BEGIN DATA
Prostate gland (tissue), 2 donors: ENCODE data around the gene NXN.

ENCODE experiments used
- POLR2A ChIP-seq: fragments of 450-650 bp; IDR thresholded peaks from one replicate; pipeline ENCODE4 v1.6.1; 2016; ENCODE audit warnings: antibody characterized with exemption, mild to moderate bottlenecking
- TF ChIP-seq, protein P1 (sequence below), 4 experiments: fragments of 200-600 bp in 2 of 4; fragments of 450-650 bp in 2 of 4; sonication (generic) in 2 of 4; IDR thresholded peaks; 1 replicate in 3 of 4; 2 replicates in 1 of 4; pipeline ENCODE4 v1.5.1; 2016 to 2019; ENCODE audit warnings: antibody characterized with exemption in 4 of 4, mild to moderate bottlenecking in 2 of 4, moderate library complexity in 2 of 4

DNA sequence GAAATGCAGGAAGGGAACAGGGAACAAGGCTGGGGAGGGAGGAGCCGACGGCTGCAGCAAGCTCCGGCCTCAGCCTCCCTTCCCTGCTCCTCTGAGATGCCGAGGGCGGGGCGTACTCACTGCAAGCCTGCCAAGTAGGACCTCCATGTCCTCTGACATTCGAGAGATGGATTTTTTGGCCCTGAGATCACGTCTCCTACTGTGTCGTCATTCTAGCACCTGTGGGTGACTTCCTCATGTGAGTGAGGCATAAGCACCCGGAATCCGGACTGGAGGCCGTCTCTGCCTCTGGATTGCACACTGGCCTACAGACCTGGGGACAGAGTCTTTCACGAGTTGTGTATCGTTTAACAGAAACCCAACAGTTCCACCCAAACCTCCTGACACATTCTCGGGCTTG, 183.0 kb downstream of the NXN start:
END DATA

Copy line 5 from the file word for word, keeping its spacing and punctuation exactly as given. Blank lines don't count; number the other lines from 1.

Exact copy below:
DNA sequence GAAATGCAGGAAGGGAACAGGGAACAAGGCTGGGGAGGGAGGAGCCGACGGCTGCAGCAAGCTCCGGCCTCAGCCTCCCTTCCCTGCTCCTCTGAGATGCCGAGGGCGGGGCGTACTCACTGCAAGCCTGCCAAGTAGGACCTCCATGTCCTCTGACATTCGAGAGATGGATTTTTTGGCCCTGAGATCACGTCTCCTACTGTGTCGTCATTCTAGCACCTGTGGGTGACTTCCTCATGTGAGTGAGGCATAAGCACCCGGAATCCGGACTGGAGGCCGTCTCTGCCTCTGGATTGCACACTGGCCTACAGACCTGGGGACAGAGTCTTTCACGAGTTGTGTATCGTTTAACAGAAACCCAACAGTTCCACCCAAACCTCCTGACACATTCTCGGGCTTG, 183.0 kb downstream of the NXN start: